Whatever Zane’s past, after my experience with Sean and Dog I found myself looking at him in a new light. He was tall and muscular, his body solid in both frame and build; his hard, lean muscles filled out the tight tee-shirts he always wore, but he didn’t seem overbuilt. His facial features, though beautiful, were soft, so that you were instantly at ease with him and never found him threatening, which was probably what made the boy such a threat.

Zane seemed to realize he was good looking, but he didn’t seem to care; or if he did, he didn’t show it. Unlike some of the other guys I’ve met, who might flex their arms to show that their biceps had grown a quarter inch from extensive gym work, Zane was more prone to press his fingers behind his largish ears and point out how they made him look like a monkey. And you know what? They kinda did.

I yawn. Watching guys is tiring. Plus, it’s almost midnight.

We’ve all finished our tasteless goo, and even eaten the rice paper that went under it. When Conner proclaims it the best meal ever, I know he’s joking.

“Hey,” I say, “Was that sarcasm? I think I’m rubbing off on you.”

Conner laughs and agrees with me. He looks very tired, and I think about all the long shifts he must be pulling to get through his studies.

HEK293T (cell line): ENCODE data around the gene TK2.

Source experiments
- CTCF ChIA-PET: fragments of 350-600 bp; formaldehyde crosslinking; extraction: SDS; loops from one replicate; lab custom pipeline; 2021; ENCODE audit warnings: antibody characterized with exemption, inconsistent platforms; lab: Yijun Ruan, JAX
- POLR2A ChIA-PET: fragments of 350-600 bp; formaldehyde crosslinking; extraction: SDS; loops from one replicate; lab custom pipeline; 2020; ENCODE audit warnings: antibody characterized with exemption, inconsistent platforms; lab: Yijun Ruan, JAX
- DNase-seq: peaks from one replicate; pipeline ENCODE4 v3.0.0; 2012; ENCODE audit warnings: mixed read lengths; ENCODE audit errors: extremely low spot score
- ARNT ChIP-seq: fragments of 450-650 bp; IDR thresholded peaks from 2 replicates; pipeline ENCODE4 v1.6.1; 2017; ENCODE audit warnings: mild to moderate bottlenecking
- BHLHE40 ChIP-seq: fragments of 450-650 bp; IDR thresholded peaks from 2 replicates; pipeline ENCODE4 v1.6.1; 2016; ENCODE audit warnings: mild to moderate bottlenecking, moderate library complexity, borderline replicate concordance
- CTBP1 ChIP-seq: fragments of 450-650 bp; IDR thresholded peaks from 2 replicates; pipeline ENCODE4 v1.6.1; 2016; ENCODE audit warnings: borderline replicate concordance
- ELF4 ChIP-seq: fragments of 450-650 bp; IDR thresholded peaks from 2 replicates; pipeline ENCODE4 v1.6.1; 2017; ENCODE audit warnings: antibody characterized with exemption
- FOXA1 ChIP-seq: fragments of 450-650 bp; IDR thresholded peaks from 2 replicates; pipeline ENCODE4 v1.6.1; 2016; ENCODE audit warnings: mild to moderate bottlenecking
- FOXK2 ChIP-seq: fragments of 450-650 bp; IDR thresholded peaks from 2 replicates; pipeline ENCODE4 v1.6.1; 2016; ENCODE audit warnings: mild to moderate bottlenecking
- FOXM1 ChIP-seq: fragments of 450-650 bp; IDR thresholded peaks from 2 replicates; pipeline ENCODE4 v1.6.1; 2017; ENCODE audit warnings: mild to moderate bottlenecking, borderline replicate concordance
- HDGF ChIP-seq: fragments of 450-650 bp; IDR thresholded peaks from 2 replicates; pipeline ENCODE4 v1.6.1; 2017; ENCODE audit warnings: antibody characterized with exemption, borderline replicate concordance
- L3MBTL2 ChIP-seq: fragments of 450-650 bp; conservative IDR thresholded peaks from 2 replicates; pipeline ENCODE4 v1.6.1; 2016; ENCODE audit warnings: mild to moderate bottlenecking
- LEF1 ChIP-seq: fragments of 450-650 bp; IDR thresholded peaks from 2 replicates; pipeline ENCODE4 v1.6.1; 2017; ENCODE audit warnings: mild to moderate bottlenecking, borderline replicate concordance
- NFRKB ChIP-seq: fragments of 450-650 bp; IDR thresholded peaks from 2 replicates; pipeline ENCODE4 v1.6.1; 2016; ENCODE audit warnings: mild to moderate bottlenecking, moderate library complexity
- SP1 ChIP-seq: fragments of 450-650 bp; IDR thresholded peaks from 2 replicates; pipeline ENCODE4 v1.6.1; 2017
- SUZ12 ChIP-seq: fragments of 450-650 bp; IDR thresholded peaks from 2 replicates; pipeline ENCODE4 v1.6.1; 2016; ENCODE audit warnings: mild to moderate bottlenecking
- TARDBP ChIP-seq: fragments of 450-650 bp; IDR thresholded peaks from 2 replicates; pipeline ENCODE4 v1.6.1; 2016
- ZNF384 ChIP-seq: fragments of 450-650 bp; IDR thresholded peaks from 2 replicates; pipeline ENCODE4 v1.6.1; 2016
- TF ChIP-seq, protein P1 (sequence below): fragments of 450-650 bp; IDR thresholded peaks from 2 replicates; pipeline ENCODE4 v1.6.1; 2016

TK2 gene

Charlie and I take a longer route back to our room, enjoying the tranquility of the ship at night. I realize I’d been somewhat ignoring him at dinner. I didn’t know him that well, but I’d been his flatmate long enough to know he had bouts of high energy, but also periods where he was quiet and seemed sullen. Now was such a time, so I keep the conversation light.

Back at the flat I chat with the guys still up and about in the living area before yawning and heading for my bedroom. I find my roommates to be asleep when I enter, so I try to be especially quiet. I glance in a mirror and look at my hair disdainfully. It’s been this color – what? – almost three weeks? I wonder something, and then pull my bathroom supplies from my personal footlocker.

When I return, I’ve brushed my teeth, flossed, peed, and clipped my toenails. Oh yeah, and I’ve dyed my hair.

Looking again in the mirror, the dirty-blonde with blue streaks is gone, replaced by a shade I had particular inspiration in choosing. My head is now coated in thick, shiny chestnut hair, an exact color match to the boy I’d witnessed masturbating that afternoon, although mine was longer, falling down my forehead to rest just above my eyebrows. The shade makes me look younger, as it had Mike, which is what I’d been curious about. It also softens my features, making me look a little more boyish. But it does something to my almond-shaped eyes that makes them look deeper, sadder, more intense. The boy staring back at me is no angel.

I think about the things I’ve seen today, and about what my life has become; I think about the egress from Earth, and about the endless tiring shifts we now work; I think about my friends, and how I’m starting to question where I stand with them: which of them are solid friends, and which of them would make good sexual partners, if I go that route?